In the midst of this rage of the malignant adversaries against the saints, there was one Edmund Tyrrel, a justice of the peace within the county of Essex, who on returning from the burning of some martyrs, met with John Denley, and John Newman, both of Maidstone in Kent, travailing upon he way, and going to visit some of their friends in Essex. Full of officious zeal, he apprehended them upon suspicion, searched them, and finding the confession of their faith about them in writing, sent them with a letter to the queen's commissioners. The commissioners immediately dispatched them to bishop Bonner, who on June 28th, caused Denley and Newman, with one Patrick Packingham, to be brought into his chamber, where examining them upon their confessions, they all answered in effect one thing. Upon this they were commanded to appear in the bishop's consistory the fifth of the following month.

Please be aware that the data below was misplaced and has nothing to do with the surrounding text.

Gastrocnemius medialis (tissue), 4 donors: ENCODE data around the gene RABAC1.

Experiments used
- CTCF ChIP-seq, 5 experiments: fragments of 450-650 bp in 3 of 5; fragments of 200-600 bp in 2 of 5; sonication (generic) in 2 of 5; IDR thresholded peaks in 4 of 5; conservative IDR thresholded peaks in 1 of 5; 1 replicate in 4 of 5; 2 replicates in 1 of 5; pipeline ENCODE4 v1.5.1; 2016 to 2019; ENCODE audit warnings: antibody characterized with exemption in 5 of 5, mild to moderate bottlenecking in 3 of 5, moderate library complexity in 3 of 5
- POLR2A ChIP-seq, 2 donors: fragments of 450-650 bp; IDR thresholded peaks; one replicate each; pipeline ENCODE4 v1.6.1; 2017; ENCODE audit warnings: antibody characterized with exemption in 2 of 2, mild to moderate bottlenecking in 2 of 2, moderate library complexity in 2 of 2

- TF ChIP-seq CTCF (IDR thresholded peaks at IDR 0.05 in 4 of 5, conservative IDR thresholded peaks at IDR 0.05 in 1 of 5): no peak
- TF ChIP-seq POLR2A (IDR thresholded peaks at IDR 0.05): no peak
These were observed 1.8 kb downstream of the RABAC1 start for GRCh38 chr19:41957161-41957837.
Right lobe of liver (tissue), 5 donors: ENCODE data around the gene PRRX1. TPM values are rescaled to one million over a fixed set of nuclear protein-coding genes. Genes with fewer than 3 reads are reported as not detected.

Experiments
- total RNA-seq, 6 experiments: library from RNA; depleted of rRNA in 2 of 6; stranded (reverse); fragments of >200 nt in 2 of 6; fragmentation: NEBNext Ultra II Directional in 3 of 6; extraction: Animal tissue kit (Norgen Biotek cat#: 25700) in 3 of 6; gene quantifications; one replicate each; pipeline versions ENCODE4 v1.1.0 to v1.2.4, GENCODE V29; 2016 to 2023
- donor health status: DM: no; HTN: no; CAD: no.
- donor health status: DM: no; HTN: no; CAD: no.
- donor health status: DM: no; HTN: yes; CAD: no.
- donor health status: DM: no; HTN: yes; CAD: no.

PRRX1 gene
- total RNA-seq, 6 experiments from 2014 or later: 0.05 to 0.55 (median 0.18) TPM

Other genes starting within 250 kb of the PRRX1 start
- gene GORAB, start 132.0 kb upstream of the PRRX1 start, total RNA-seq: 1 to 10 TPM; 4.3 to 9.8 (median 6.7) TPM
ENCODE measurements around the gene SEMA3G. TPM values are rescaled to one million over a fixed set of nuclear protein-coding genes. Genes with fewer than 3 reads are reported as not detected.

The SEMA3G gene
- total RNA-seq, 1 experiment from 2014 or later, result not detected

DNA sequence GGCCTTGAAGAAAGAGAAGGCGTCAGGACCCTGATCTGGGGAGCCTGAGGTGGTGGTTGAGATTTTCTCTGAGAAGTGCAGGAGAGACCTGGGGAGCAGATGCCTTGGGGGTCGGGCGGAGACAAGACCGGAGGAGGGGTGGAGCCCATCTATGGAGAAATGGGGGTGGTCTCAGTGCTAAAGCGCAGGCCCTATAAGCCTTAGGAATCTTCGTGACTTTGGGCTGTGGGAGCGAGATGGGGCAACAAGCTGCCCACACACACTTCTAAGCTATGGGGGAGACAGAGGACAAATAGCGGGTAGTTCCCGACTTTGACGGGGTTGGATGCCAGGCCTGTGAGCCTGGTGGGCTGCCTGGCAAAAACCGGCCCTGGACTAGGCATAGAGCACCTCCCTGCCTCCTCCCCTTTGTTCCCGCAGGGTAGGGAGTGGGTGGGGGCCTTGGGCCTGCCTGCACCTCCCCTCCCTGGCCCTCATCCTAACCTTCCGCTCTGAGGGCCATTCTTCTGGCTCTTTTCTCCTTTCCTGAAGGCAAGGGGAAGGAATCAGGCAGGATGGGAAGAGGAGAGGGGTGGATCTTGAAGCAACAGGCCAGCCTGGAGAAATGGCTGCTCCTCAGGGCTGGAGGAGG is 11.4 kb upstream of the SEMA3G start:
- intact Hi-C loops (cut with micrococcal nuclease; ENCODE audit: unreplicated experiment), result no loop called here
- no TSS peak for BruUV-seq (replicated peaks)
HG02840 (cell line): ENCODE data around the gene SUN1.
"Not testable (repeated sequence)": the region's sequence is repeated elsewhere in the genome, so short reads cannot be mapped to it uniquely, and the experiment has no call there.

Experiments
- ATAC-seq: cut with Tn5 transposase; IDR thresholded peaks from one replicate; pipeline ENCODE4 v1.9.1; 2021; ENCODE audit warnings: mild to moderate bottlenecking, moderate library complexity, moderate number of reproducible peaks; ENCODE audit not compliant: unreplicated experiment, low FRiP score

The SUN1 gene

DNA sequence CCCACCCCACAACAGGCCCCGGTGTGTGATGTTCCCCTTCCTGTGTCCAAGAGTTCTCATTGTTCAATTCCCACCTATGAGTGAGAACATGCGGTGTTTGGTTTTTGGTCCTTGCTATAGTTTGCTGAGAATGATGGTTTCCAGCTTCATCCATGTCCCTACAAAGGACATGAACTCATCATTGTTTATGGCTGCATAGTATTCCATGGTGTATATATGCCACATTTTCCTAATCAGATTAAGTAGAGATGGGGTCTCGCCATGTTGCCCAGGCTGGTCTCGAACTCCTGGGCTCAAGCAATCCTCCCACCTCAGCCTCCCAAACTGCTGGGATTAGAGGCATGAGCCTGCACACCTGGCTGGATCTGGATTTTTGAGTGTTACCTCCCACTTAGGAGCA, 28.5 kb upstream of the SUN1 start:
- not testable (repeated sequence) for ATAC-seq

The articles of objection to Mr. Denley have some points of diversity from what have already appeared: sufficient to claim for them insertion. That the said Denley hath not believed, nor doth believe, that there is any catholic church of Christ here in earth. That he hath not believed, nor doth believe, that this church of England is any part or member of the said catholic church. That he hath believed and doth believe, that the mass now used in England is full of idolatry and evil, and plain against God's word, and therefore he hath not heard it, nor will hear it. That he hath believed, and doth believe, that auricular confession now used in this realm of England, is not good, but contrary to God's word; that absolution given by the rest on hearing confession, is not good, nor allowable by God's word, but contrary to the same; that the christening of children, as it is now used in the church of England, is not good, nor allowable by God's word, but against it: likewise confirming of children, giving of orders, saying of matins and even-song, anointing of sick persons, making of holy bread and water, with the rest of the church; that there are but two sacraments in Christ's catholic church, namely, that of baptism and the sacrament of the altar; that forasmuch as Christ is ascended up into heaven, therefore the very body of Christ is not in the sacrament of the altar. To these were added the following charge, That thou Patrick Packingham, now being of the age of twenty-one at least, being within the house of the bishop of London at St. Paul's and by him brought to the great chapel to hear mass there, the said 23rd day of June, in the year of our Lord 1555, didst unreverently stand in the said chapel, having thy cap on thy head all the time of mass; and didst also refuse to receive holy water and holy bread at the hands of the priest, there contemning and despising the mass, and the said holy water and bread.